What are we to think of the Big Three automakers plea to Congress (and each of us) for a $25 billion bailout, euphemistically known as a bridge loan or rescue package?
During the disastrous trip to Washington by the auto companies’ three CEOs (stupidly arriving on private luxury jets), the three men were unable to say exactly how much they need and how it would be spent, provide assurance they wouldn’t be back in a few months demanding more money and, finally, explain why Americans won’t buy their products.
You don’t give your last tourniquet to a dead man, said one lawmaker. What is at the end of the bridge, another demanded. Why are Toyota’s U.S. operations able to sell its cars, and you can’t sell yours, another congressman asked.
Rushing to rescue Citigroup, the government agreed to shoulder hundreds of billions of possible losses at the stricken bank and to plow a fresh $20 billion into the company.
Regulators hope the dramatic action will bolster badly shaken confidence in the once mighty banking giant as well as the nation’s financial system, a goal that so far has been elusive despite a flurry of government interventions to battle the worst global crisis since the 1930s.
A global economy in free fall, banking giants like Citigroup tetering on the precipice of collapse, auto giants like General Motors facing insolvency, faltering wars on two fronts: No President-elect in modern times has faced so much crisis as he approached inauguration day.
The question of whether or not Barack Obama is up to the job is no longer relevant. He has the job and the question now is what he will, or can, do with it. Obama says his top priority is the economy but he will face equally daunting problems on almost every front.
Barack Obama’s apparent decision to ask Eric Holder to be his attorney general is not without peril for a young president-elect who has repeatedly promised to clean up the scandal polluted, partisan atmosphere of Washington.
Senate Republicans will lack the strength to deny confirmation to Holder, the former deputy U.S. attorney general under Bill Clinton. But they certainly can make his nomination their first big challenge of the new administration and in the process give Obama some very bad moments by resurrecting one of the more questionable last minute actions by an outgoing president in recent history.
Auto executives flew into Washington in private jets, and before long there was congressional stalemate on what they wanted, not just because of the unfortunate symbolism, but because widespread discussion had successfully blunted sharp assertions.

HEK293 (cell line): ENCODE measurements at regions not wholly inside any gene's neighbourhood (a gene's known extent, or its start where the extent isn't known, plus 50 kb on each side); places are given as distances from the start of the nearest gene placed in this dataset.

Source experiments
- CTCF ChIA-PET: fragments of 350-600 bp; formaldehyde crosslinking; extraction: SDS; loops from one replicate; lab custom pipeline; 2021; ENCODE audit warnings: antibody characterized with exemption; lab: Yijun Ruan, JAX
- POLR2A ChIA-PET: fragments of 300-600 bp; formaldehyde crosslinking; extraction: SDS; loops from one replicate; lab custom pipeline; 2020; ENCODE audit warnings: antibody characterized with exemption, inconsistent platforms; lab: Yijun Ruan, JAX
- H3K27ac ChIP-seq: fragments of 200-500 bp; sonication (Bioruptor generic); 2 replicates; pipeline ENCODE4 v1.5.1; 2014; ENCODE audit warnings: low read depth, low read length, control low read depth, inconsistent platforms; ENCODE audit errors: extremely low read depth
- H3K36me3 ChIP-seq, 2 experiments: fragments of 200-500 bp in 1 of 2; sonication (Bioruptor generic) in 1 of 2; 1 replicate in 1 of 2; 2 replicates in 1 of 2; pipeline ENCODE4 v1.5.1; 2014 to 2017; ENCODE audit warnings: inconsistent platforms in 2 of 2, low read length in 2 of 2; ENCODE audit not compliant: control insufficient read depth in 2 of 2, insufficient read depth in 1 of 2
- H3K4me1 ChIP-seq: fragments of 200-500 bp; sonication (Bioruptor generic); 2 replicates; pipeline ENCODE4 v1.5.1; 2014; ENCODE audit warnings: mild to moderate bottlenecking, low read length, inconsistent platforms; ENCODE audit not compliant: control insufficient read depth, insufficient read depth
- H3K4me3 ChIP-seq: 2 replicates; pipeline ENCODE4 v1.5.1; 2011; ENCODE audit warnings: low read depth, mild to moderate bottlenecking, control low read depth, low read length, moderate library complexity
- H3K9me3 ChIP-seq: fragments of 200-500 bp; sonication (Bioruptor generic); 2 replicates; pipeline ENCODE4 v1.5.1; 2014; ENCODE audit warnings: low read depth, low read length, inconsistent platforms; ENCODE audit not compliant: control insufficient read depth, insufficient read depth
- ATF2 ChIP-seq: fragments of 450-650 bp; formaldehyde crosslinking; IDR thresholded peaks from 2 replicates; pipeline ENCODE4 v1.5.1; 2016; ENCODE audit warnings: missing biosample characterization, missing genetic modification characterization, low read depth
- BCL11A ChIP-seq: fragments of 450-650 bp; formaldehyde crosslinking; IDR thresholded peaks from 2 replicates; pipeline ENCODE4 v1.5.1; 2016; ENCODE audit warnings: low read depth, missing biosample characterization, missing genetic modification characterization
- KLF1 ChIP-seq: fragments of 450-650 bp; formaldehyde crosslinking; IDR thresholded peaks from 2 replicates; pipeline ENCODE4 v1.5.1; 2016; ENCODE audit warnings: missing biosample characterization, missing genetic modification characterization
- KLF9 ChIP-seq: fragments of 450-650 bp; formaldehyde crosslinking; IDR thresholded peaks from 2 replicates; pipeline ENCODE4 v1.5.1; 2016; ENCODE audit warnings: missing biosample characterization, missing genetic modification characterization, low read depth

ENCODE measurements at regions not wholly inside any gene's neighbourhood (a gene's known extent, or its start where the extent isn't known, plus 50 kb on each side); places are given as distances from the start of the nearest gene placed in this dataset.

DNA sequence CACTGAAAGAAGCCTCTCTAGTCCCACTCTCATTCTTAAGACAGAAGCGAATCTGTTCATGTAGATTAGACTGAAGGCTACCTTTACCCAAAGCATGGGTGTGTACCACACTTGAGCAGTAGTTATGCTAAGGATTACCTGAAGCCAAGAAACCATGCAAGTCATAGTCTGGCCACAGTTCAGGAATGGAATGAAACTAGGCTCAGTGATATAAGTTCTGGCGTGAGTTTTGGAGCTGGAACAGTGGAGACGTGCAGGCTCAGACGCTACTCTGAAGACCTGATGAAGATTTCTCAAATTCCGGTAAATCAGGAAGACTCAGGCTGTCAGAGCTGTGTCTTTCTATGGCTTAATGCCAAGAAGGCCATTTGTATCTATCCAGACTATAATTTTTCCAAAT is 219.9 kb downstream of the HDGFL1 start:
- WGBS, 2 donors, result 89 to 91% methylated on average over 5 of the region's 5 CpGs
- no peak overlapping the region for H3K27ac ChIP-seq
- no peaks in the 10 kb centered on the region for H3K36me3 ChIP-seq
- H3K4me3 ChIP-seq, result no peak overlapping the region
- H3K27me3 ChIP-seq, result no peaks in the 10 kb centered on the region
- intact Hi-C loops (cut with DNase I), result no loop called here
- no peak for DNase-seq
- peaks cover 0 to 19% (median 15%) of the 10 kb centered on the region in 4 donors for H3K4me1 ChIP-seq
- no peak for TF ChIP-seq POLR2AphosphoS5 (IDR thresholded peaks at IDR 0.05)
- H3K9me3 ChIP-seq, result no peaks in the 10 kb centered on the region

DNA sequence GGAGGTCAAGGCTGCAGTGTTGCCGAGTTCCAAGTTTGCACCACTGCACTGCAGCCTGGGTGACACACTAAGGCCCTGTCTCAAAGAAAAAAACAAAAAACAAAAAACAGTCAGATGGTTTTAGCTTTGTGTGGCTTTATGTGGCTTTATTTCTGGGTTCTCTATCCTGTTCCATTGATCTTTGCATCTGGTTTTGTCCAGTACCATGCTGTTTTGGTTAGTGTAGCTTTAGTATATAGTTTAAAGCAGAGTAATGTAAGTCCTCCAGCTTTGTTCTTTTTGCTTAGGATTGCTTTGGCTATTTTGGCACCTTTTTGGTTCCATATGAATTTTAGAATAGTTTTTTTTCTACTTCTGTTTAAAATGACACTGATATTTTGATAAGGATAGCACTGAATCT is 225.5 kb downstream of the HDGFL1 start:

Despite what some contended, it became ever less certain that the $25 billion federal bailout sought by the executives would save the auto industry, that a declaration of bankruptcy would kill it or that industry demise would wound the country grievously.
Meh. Feh. Heh. Wha …?
New words enter the language all the time, but not all of them warrant a mention in the dictionary. "Meh," say the word mavens at the Collins English Dictionary, means "an expression of indifference or boredom." The word’s inclusion in the dictionary, however, is anything but boring.
Meh is a pop culture creation — the word turned up in a 2001 episode of "The Simpsons" — that has exploded on the Internet. TV, text messaging, blogging, chat rooms and message boards are changing the way Americans read, speak and think.
How well I remember a dear Roman Catholic friend of mine saying to me, "you evangelicals are so caught up in your ‘personal relationship with Christ’ that sometimes you forget it’s not all about you!"
I’m guessing Michael Horton would agree. He’s the author of the new book, "Christless Christianity: The Alternative Gospel of the American Church." (Baker books.) Horton, a professor of Systematic Theology and Apologetics at Westminster Seminary in California, has written a distinctive critique of the American church ( the protestant church is his focus, but he suggests says much of what he writes would apply to the Catholic church as well.).
The midst of a recession is no time to let a major component of the manufacturing sector, one with a large workforce, go under. Thus the consensus in Washington seems to be that Detroit’s Big Three will get some kind of bailout. But there is an impasse over how best to do it.
The Bush administration and a number of congressional Republicans want to allow the automakers to divert a previously approved $25 billion loan program to tide them over until car sales pick up.
Last week I gave a talk before a local theatre’s production of Neil LaBute’s play "Fat Pig." The play revolves around a workplace romance between a conventionally attractive (read: slim) man and a fat woman.
In today’s society this plot represents an informal taboo vaguely similar to that explored 40 years ago in Guess Who’s Coming to Dinner, when the suave but very black Sidney Poitier shocked the very white Spencer Tracy and Katherine Hepburn by showing up as their daughter’s dinner date.
My talk involved points I’ve made hundreds times over the past few years, to audiences ranging in size from a dozen high school students to a few million TV viewers.
When I was kid, many TV shows and films at the cinema were Westerns, and to this day I cannot think of family entertainment without thinking of horses and cattle. Sometimes I moo just to get into a G-rated frame of mind.
These were fine shows featuring good, clean violence in between shots of cows and sagebrush. They were based on the premise that Americans looked back fondly on an era when shooting people was a popular pastime and did not involve the ACLU afterward.